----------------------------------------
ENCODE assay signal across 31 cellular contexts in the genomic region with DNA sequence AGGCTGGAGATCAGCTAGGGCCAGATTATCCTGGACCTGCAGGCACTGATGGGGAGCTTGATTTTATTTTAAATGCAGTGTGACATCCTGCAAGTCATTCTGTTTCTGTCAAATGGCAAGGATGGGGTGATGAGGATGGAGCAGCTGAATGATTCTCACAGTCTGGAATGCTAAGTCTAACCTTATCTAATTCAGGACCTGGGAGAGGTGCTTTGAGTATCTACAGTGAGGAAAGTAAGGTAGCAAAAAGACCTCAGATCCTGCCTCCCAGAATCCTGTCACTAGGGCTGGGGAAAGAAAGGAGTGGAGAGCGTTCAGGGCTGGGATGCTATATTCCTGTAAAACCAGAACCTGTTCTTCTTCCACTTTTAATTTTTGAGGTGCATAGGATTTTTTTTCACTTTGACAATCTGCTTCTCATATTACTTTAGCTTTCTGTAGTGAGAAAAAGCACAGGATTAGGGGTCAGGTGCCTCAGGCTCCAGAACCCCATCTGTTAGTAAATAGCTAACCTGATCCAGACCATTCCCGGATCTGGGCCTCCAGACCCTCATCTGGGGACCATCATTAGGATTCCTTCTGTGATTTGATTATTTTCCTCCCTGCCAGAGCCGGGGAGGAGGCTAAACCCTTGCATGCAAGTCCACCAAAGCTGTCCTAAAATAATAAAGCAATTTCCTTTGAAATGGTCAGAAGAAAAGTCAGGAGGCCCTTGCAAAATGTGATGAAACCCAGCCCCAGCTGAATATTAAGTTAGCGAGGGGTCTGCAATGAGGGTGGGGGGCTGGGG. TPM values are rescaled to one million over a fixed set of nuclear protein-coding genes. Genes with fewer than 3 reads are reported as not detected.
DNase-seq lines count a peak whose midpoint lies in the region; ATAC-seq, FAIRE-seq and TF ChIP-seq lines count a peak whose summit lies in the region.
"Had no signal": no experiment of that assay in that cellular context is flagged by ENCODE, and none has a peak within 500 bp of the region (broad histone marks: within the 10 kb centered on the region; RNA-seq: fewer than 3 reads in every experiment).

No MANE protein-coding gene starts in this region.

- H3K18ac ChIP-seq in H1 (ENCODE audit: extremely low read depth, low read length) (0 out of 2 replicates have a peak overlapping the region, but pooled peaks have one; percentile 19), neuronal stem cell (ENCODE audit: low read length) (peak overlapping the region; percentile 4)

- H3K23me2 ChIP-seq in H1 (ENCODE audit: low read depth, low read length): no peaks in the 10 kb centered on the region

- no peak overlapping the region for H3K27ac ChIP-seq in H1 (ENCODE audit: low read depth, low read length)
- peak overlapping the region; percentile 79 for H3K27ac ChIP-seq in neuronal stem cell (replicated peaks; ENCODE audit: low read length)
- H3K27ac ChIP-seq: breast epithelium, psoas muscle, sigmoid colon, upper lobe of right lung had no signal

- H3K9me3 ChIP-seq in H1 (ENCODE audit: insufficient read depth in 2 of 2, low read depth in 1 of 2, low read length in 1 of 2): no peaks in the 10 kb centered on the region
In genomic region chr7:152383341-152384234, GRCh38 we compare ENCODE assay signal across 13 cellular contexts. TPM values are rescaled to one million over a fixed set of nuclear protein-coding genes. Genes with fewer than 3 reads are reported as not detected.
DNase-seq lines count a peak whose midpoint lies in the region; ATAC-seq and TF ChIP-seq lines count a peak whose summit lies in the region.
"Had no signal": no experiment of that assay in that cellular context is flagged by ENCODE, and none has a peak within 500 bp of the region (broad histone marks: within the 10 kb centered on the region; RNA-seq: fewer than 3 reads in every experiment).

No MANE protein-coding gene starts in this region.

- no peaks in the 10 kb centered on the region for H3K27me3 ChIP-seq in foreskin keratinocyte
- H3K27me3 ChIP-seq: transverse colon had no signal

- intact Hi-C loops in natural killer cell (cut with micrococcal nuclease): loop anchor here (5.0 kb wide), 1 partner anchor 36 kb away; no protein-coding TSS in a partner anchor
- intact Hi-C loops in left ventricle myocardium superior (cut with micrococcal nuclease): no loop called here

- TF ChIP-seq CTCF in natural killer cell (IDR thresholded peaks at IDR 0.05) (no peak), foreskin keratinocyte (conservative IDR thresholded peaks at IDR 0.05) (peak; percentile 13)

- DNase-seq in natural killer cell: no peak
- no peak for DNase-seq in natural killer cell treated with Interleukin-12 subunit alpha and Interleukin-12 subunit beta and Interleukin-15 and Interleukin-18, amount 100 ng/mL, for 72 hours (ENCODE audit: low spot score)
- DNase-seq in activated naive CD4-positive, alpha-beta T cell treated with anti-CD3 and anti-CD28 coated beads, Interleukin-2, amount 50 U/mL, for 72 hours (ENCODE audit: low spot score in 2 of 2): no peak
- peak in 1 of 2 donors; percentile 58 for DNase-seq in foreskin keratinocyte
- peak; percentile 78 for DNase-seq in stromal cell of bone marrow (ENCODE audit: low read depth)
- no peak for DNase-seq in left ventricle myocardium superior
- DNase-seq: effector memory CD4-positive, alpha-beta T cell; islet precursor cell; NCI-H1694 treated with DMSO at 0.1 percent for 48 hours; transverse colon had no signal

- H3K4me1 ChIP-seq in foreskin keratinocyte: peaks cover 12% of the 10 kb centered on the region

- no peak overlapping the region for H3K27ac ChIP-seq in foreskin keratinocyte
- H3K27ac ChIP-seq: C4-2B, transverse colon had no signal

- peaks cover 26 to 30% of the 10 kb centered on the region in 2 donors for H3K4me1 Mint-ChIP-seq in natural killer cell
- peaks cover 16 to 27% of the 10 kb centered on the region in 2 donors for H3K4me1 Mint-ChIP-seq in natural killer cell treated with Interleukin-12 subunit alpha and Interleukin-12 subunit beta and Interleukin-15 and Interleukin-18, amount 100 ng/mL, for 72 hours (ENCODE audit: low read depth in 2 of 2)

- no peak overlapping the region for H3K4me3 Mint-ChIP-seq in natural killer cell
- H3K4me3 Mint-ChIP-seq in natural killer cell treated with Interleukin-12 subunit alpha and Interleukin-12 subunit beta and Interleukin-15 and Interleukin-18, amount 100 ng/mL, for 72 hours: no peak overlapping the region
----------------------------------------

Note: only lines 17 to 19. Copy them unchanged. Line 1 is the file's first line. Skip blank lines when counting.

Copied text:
- intact Hi-C loops in natural killer cell (cut with micrococcal nuclease): loop anchor here (5.0 kb wide), 1 partner anchor 36 kb away; no protein-coding TSS in a partner anchor
- intact Hi-C loops in left ventricle myocardium superior (cut with micrococcal nuclease): no loop called here

- TF ChIP-seq CTCF in natural killer cell (IDR thresholded peaks at IDR 0.05) (no peak), foreskin keratinocyte (conservative IDR thresholded peaks at IDR 0.05) (peak; percentile 13)